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Thu, January 11, 2007 : Last updated 23:41 pm (Thai local time)



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Home > Headlines > Ousted PM criticises junta crackdown 'unfair'





Ousted PM criticises junta crackdown 'unfair'

Deposed Thai premier Thaksin Shinawatra said Thursday the junta's crackdown on his activities was unfair after the military revoked his diplomatic passport and banned television coverage of him.

The announcements late Wednesday came amid a flurry of orders by the junta that ousted Thaksin in September, including tough new measures to fight a separatist insurgency by Muslims in southern Thailand.

 The orders were part of a security clampdown in Bangkok following deadly bombings in the Thai capital on New Year's Eve.

Thaksin's lawyer Noppadon Patama told AFP the former premier was currently in Hong Kong, and that he had spoken with him early Thursday about the new restrictions.

"Former prime minister Thaksin felt it was unfair to revoke his diplomatic passport, as well as his wife's, since he was not using that passport to travel to mount political activities," Noppadon said.

"The reason cited for canceling his passport was groundless," he said.

The foreign ministry said Thaksin's passport had been revoked "because of the changing security situation".

Army-installed Prime Minister Surayud Chulanont has accused factions linked to Thaksin of staging the Bangkok bombings, but he has denied any involvement.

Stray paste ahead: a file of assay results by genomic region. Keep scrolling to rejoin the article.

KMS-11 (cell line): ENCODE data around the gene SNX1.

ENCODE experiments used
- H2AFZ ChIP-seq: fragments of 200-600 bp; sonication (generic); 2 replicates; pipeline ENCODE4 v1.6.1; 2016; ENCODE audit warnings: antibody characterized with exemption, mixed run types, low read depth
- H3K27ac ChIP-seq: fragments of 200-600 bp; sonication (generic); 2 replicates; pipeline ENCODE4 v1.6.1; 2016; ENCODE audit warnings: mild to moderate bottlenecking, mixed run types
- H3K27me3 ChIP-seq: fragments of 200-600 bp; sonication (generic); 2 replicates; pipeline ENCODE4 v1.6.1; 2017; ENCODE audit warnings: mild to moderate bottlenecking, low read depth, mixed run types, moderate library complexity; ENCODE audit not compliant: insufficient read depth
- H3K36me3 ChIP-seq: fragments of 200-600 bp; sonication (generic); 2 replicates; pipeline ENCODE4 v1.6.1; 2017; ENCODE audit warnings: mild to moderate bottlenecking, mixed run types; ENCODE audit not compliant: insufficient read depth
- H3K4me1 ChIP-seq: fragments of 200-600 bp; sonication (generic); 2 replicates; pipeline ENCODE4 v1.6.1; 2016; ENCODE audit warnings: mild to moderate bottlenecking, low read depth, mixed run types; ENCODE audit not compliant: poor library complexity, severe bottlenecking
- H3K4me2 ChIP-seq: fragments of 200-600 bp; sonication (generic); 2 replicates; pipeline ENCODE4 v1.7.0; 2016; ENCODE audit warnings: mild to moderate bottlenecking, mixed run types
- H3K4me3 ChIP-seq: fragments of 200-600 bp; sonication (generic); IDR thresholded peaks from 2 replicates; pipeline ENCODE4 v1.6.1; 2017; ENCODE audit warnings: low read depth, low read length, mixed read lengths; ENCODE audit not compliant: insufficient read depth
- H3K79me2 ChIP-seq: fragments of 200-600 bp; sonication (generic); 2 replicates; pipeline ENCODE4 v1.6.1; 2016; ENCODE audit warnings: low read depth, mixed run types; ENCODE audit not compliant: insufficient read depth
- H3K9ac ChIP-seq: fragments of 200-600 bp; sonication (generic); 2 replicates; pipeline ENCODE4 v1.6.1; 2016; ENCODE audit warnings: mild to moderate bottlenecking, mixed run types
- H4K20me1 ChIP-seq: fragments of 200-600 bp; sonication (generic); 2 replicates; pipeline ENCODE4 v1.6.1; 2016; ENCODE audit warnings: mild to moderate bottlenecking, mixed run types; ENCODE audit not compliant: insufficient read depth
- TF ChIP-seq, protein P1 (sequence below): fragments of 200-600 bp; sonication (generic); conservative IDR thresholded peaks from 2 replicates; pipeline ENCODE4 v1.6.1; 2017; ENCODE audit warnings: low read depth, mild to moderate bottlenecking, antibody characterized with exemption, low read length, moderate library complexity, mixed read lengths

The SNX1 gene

An aide to Surayud, Surapong Jayanama, said Thaksin could still apply for a normal passport, but that the decision to revoke his diplomatic one was aimed at restricting his political activities amid the security concerns.

"Under international practice, the host country must make sure that Thaksin does not make political movements, and they must be aware that Thaksin was toppled from office," he said.

The military also threatened to shut down Thai television and radio stations that cover briefings by Noppadon, who periodically delivers statements from Thaksin.

"As the junta warned media not to cover my briefings, things will not be the same. I will have to be more careful," Noppadon said.

"Even though my messages have been about national reconciliation, I have still received death threats," he said.

Thaksin was in New York when the military toppled his government, and he has remained in exile since then, hopping the globe with stays in London, Beijing, Hong Kong and Bali.

Agence France Presse








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